On John Sulston’s death

journal.pgen.0020225.g002

Photograph of Sir John Sulston taken in 2006 by Jane Gitschier and originally published as part of the article, ‘Knight in Common Armor: An Interview with Sir John Sulston’ in PLOS Genetics, doi: https://doi.org/10.1371/journal.pgen.0020225. Reproduced here under Creative Commons Attribution License.

John Sulston, one of the driving forces behind the development of the strategy of the Human Genome Project as it evolved in the mid-1990s, died in March. As the head of what is now known as the Wellcome Sanger Institute, he was the public face of the project in the UK, and was deeply influential in steering the public and charity funded effort in three ways. Firstly, in favour of having a small number of centres sequencing vast volumes of the human genome. Secondly, in ensuring that the data produced would be publicly and freely available in open access databases. Thirdly, in tackling the private sector competition spearheaded by J. Craig Venter head on.

At the time, the competition, often depicted as a race, captured the media’s attention. In the manner of parents wanting to keep the peace between feuding siblings, a formal tie was announced at a White House declaration in 2000, at which the head of the US National Human Genome Research Institute Francis Collins played nice with Venter. The tie was declared before the finish line was breached, however, the publications heralding the completed genome sequence only appearing in 2003. The appearance of the separate private and public project publications on the same day was also a negotiated draw, and the definition of completeness somewhat fudged to ensure the announcement of a ‘final draft’ on the 50th anniversary of the discovery of the structure of DNA.

The obituaries of Sulston reflect on the race, but also the openness agenda which at the time was presented as a victory for public access over private control. In some respects, this was the case, and it set an important precedent for the sequencing of other organisms. The free and open access to sequence data undercut the business models of many burgeoning biotechnology companies, while providing a massive informational subsidy to the pharmaceutical industry. In addition, it quickly became apparent that an understanding of the biology of organisms and the ability to intervene in it required far more than sequence data.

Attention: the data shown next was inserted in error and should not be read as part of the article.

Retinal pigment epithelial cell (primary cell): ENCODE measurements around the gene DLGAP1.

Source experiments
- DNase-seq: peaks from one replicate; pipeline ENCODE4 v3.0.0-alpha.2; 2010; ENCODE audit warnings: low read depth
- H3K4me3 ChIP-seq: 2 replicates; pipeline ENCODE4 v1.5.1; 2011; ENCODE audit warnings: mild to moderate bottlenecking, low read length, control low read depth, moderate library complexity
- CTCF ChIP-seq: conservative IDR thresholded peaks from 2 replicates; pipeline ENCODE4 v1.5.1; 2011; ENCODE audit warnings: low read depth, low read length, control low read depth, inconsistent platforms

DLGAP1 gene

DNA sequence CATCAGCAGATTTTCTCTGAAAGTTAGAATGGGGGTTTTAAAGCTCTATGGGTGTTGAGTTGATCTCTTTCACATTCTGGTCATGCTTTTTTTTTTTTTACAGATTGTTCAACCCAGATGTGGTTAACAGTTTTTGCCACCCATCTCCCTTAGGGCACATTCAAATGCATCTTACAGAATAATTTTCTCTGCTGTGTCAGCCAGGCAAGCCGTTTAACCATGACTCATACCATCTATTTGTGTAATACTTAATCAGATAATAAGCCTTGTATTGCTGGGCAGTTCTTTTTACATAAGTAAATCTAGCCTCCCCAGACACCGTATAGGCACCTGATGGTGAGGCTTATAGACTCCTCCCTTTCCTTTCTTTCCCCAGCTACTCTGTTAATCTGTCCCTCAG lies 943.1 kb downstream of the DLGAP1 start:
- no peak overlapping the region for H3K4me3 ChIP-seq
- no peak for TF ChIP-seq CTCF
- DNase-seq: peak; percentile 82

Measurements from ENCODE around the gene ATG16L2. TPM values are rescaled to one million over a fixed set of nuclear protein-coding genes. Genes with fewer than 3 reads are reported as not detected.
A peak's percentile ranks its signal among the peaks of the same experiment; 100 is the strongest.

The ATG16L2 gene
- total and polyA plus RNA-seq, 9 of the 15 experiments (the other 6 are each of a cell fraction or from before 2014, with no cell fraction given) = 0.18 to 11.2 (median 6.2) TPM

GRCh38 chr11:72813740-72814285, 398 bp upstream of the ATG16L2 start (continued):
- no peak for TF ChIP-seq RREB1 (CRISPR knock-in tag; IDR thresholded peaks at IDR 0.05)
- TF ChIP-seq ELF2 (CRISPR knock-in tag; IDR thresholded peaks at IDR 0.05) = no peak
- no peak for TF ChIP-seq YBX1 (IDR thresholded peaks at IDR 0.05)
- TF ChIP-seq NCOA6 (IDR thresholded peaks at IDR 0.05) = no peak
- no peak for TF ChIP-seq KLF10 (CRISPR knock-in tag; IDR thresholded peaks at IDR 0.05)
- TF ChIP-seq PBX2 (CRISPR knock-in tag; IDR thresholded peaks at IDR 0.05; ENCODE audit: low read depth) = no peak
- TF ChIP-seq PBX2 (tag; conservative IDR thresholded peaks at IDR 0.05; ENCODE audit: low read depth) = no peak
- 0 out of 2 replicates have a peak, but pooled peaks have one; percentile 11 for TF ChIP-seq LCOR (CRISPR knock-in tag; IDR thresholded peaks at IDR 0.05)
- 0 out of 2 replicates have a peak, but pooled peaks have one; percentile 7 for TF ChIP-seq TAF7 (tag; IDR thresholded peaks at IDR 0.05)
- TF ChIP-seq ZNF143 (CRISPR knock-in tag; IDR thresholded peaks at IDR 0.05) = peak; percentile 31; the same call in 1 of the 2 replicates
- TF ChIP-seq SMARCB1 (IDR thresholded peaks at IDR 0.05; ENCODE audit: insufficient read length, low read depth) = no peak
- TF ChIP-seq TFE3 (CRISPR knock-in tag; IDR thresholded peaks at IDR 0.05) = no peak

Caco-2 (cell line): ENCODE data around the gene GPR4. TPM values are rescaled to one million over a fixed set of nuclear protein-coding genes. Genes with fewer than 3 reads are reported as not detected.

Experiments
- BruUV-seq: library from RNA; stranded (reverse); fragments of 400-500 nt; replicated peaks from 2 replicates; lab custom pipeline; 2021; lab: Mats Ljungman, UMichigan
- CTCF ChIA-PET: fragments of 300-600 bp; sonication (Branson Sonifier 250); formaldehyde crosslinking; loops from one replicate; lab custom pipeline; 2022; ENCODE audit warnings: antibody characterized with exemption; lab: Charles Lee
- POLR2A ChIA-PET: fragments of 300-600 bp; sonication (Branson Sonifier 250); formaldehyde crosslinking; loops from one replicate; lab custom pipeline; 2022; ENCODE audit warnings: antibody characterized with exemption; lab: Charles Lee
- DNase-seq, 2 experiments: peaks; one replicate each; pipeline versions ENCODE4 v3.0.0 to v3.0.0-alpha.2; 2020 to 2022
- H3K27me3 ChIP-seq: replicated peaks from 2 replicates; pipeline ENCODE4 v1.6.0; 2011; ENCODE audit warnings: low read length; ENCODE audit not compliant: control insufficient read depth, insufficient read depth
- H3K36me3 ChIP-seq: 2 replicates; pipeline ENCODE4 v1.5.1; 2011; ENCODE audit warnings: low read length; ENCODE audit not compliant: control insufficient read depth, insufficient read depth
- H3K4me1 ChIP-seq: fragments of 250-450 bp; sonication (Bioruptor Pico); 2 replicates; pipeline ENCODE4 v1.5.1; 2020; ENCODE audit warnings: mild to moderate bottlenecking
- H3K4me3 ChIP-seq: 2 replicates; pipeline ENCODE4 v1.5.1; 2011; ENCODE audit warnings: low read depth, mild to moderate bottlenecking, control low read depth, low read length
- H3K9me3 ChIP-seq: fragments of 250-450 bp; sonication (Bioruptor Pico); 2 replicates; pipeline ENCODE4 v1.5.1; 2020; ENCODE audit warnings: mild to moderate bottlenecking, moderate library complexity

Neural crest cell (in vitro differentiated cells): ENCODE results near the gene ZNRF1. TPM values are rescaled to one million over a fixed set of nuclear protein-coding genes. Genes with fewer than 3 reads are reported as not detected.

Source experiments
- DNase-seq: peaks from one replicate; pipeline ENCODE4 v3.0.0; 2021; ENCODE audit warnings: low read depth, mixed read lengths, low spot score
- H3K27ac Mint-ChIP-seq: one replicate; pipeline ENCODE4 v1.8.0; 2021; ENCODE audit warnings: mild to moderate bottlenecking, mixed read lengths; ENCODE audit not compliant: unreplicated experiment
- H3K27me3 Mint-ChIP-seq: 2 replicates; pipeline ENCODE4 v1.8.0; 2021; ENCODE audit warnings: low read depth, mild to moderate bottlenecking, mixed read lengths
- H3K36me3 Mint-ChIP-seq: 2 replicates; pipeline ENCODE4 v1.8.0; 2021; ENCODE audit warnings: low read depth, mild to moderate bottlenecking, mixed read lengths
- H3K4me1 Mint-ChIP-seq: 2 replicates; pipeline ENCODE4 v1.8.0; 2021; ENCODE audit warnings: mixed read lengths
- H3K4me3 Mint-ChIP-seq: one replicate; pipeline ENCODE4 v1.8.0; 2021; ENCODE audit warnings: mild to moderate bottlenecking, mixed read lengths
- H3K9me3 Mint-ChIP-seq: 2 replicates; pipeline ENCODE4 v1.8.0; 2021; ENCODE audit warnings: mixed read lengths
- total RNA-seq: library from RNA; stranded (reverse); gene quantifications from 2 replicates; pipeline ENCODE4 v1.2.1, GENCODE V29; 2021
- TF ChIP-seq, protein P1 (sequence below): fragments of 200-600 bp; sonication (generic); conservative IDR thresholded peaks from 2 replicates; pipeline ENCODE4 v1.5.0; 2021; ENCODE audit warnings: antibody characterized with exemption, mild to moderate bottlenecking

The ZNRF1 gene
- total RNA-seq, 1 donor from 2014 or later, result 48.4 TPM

The popular press inevitably concentrated on Sulston as a scientific politician, emphasising his socialist beliefs and connecting them to his promotion of openness and advocacy of the public project. Scientific publications gave more prominence to his scientific rather than administrative achievements, most notably his work at the Laboratory of Molecular Biology under Sydney Brenner, mapping out the cell lineage of the nematode worm C. elegans and then undertaking the mapping and then sequencing of the worm’s genome.

The distinction between his scientific and managerial efforts are less distinct when one views them in turns of outcomes. Not only did both projects constitute gigantic efforts to produce resources for use by a wider scientific community, they also helped constitute a community of users in the first place. Brenner’s insight to develop C. elegans as a tool for genetic and developmental biology research and the work done by Sulston and others to make it so enabled a new community to be formed to further develop and use the model.

Similarly, the acceleration and scaling-up of genomics that Sulston pushed, even before the public-private competition became salient, shaped the nascent field of genomics. He, along with National Institutes of Health policies, helped to centralise sequencing, and in so doing shifted the economics and geography of it, and how other scientists interacted with it. The rapid availability of sequence data undermined the economics and rationale for many small groups or individual scientists to sequence. Sequencing work in humans therefore largely (though far from completely) transferred from those who had a direct interest in the functional implications of the sequence data of a genome region of interest towards mass high-throughput sequencing conducted according to strict divisions of labour in large-scale sequencing centres. There was nothing inevitable in this shift; Sulston’s influence in shaping the organisation of this area of biological research was considerable.

The legacy he leaves biology in terms of the particular forms of openness he successfully advocated and the organisation of sequencing is undoubted, but the consequences are not quite as clear cut as his understandably laudatory obituaries suggest.

 

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